How Do You Talk To Someone Mentally Unwell?

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If this blog isn’t a place for also writing about issues I don’t have answers for, and is pure catharsis, then I don’t know what I am even doing. This post is that today. Let’s just say, for the sake of privacy, I know someone going through both something traumatic and by causation is also going through mental unwellness. This has been something bothering me for a number of weeks now, but which became salient again today, ergo this post.

How do you talk to someone going through something traumatic and awful? How do you talk to someone going through mental unwellness? By mental unwellness, I mean anything under that umbrella, but in this specific case, I mean self-harm.

What to do about it, if anything?

If this person had cancer, of any kind, wouldn’t I feel more at ease asking them about it? Talking to them about it? At least, a cursory, “How are you doing? How are you feeling?” Is that even the right way to talk to someone going through cancer?

But when I know someone is going through mental unwellness, I feel more reticent about broaching that subject, about asking them how they are doing and how they are feeling. Should it be this way? Is that the right tact?

To be clear, I wouldn’t ask someone going through cancer or someone going through mental unwellness how they are doing or broaching that subject in front of others. I would do it one-on-one, if I were to do it.

But should I? Is that proper? Is it better to pretend everything is okay? Is it better to save them the internal shame they are feeling — EVEN THOUGH THEY SHOULD NOT BE FEELING SHAME, to be abundantly clear about that in all caps — and not broach the subject?

I feel useless. As someone who is passionate about mental health issues, but not expertly trained in it, I feel useless. I don’t mean to make it about me, but I want to know what to do. I don’t like feeling useless, and I don’t like leaving this hanging. I want this person to know I am here for them, that I am here if they want to talk about the issues they are going through.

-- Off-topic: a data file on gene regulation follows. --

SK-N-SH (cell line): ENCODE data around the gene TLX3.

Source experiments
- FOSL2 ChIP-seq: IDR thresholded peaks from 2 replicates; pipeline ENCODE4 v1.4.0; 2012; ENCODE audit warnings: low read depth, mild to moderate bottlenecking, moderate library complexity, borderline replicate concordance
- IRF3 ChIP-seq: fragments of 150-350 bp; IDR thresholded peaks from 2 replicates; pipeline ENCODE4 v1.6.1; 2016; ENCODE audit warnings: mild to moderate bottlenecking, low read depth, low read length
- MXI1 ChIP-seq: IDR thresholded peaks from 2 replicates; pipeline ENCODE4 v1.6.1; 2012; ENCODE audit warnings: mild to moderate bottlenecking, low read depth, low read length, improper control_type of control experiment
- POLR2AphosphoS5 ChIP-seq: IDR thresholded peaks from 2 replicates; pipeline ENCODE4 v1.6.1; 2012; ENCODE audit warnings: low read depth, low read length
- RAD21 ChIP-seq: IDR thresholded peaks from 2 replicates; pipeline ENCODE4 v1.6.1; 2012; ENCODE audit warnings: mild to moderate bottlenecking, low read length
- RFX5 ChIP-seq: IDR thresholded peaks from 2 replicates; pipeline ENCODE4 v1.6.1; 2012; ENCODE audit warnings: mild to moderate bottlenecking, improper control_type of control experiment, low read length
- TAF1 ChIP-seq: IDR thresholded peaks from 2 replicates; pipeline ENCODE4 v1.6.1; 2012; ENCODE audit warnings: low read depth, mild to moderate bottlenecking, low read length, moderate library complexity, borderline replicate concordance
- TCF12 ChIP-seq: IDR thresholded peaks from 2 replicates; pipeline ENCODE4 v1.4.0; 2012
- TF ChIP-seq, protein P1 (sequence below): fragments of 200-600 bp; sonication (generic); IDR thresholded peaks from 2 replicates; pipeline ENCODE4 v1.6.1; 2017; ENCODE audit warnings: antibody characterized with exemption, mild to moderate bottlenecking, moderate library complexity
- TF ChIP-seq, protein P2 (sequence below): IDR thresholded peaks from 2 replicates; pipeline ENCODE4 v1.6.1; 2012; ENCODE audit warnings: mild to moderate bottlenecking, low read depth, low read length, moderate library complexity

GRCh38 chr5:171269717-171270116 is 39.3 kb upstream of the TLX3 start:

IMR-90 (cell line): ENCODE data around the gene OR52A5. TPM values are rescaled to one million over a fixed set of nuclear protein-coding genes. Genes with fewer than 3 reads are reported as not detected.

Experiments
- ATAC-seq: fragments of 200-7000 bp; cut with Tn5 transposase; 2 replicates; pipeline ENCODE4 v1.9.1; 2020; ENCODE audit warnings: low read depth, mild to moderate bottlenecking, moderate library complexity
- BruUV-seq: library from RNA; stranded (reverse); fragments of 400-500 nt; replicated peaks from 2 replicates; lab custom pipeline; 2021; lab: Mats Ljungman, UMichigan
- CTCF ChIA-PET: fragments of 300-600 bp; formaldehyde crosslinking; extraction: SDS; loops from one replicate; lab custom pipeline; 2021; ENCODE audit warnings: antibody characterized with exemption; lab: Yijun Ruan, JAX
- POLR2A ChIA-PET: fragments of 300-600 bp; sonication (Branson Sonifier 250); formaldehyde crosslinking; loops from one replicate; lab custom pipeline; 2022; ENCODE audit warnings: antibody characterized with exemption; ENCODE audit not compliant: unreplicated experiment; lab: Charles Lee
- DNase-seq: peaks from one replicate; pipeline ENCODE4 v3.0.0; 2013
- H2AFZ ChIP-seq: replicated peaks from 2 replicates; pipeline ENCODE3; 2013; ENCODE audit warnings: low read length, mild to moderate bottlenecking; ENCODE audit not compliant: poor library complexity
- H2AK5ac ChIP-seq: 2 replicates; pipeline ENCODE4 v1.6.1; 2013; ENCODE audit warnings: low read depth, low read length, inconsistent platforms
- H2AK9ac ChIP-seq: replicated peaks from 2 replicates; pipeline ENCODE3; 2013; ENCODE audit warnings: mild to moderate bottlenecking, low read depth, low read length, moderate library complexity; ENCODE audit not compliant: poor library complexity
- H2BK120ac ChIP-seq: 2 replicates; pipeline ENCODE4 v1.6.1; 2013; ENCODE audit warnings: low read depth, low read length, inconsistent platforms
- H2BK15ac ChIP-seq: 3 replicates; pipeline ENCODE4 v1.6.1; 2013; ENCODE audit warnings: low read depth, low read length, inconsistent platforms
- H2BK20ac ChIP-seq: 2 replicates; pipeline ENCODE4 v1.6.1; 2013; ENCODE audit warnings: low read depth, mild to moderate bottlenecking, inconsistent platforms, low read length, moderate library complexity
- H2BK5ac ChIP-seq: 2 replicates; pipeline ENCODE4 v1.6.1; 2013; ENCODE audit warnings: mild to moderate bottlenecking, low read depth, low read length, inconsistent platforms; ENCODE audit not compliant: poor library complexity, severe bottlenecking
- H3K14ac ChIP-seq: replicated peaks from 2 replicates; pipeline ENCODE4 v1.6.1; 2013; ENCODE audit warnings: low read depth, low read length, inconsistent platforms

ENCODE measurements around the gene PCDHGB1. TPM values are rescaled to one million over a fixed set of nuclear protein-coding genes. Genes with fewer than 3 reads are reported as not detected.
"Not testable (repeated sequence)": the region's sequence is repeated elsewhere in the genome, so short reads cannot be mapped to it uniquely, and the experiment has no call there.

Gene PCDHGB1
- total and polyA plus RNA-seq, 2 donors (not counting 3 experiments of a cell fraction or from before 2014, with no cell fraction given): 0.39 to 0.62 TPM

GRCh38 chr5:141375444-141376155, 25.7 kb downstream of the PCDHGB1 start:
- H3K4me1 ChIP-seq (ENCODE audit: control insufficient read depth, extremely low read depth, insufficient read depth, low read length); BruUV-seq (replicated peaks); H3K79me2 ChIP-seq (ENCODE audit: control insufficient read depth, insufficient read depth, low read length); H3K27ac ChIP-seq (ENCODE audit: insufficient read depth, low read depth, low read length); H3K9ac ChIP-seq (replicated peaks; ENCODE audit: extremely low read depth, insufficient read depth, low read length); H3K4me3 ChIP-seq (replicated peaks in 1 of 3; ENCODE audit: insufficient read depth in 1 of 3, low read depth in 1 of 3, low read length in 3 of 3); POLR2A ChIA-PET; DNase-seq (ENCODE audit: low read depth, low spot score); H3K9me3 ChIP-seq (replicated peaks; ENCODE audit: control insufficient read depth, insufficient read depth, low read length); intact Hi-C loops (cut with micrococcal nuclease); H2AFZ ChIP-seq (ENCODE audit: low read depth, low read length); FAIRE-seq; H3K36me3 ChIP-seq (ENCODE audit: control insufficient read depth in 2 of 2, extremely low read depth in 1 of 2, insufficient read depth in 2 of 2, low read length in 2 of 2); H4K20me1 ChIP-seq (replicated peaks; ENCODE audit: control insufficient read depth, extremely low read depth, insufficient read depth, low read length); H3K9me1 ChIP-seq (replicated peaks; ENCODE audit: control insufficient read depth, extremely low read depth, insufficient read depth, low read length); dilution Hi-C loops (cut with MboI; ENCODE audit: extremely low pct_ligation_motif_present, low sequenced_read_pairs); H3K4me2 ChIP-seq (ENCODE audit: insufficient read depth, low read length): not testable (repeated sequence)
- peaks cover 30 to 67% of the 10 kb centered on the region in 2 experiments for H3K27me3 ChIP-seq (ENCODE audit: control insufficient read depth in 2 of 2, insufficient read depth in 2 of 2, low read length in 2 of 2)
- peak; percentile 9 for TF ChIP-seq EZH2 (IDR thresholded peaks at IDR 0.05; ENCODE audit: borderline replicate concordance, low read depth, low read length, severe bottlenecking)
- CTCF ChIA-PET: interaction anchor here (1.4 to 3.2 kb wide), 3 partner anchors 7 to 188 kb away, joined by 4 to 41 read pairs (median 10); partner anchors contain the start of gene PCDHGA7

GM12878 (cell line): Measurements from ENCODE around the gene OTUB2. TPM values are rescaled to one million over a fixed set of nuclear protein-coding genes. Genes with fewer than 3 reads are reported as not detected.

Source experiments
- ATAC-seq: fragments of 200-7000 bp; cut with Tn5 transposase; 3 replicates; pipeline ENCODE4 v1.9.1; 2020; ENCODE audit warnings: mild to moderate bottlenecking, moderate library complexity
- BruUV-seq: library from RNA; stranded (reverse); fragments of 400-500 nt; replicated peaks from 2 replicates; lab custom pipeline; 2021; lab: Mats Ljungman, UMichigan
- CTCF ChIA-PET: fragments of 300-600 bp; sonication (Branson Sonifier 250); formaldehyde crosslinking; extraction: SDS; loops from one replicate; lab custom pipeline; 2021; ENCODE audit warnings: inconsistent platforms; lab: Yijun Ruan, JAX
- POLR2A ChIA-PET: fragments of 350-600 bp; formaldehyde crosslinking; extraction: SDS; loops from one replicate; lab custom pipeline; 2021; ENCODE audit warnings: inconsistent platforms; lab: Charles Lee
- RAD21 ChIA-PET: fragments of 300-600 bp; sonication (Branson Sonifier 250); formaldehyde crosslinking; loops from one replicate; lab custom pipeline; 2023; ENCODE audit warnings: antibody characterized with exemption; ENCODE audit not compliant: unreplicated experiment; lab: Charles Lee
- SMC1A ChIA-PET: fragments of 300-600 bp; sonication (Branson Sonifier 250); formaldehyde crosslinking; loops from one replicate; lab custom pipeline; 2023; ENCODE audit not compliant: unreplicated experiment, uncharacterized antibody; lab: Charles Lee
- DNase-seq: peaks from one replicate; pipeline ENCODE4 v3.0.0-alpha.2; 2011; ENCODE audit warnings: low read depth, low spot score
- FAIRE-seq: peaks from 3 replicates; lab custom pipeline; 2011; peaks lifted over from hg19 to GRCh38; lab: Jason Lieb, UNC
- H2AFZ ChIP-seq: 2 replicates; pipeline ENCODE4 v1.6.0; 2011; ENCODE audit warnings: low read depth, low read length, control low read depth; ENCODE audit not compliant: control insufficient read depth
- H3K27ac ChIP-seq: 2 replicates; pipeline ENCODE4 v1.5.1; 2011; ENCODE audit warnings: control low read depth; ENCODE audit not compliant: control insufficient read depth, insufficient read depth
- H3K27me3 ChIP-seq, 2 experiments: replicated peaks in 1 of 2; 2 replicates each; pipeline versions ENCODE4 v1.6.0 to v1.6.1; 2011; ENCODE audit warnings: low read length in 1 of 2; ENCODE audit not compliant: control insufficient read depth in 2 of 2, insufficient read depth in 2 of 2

But I feel like I can’t say even that much. Again, useless.

I don’t have wise words here, folks. This is is a shrug emoji blog post. I don’t have the answers. I’m asking the questions instead because I don’t know.

Nobody should suffer in silence, no matter the ailment, and yet.

Nobody should suffer alone, no matter the ailment, and yet.

Nobody should feel like shame or stigma about their ailment, no matter the ailment, and yet.

“And yet” is crushing me today.

Is there anything we can do about someone suffering through trauma and mental unwellness, or are we supposed to let them fight that battle, and if they broach the subject, then we can do our tour of duty in helping them, whatever that looks like?

I wish I knew these answers. I don’t know everything, even in the arena of something I am intensely passionate about and, I thought, well-researched in. But there are still things I’m learning about mental illness to this day, no matter how much focus I put into it.